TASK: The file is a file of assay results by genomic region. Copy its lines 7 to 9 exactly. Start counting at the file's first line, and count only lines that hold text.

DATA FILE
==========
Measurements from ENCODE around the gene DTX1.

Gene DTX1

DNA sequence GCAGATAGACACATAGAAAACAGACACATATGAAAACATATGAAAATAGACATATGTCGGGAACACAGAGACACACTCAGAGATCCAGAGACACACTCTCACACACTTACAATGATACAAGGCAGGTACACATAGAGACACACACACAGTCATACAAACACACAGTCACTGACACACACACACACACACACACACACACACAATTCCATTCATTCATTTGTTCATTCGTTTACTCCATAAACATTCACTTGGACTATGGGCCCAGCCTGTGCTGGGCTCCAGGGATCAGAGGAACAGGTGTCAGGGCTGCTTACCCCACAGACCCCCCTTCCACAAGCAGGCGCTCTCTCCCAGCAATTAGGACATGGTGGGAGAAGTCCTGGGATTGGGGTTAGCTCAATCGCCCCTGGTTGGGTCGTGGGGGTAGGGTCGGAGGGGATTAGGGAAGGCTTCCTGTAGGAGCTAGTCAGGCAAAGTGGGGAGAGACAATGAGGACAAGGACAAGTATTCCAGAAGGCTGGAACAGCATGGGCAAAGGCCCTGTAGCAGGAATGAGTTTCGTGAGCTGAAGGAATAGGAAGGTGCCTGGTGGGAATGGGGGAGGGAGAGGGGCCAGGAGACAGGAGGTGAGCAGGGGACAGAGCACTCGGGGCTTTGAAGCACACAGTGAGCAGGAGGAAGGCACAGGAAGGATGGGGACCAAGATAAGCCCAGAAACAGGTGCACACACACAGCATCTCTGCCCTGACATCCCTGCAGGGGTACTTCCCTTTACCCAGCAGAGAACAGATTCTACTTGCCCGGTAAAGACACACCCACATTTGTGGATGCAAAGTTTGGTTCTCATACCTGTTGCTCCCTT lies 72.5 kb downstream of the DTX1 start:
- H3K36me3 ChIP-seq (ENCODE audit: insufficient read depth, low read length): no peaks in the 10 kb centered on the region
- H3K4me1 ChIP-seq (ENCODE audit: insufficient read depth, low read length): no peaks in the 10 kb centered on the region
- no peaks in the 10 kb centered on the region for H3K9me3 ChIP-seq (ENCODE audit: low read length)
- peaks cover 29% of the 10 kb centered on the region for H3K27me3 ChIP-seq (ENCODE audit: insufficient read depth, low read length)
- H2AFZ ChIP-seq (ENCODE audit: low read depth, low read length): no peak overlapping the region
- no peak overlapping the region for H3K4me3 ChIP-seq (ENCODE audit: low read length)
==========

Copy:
- peaks cover 29% of the 10 kb centered on the region for H3K27me3 ChIP-seq (ENCODE audit: insufficient read depth, low read length)
- H2AFZ ChIP-seq (ENCODE audit: low read depth, low read length): no peak overlapping the region
- no peak overlapping the region for H3K4me3 ChIP-seq (ENCODE audit: low read length)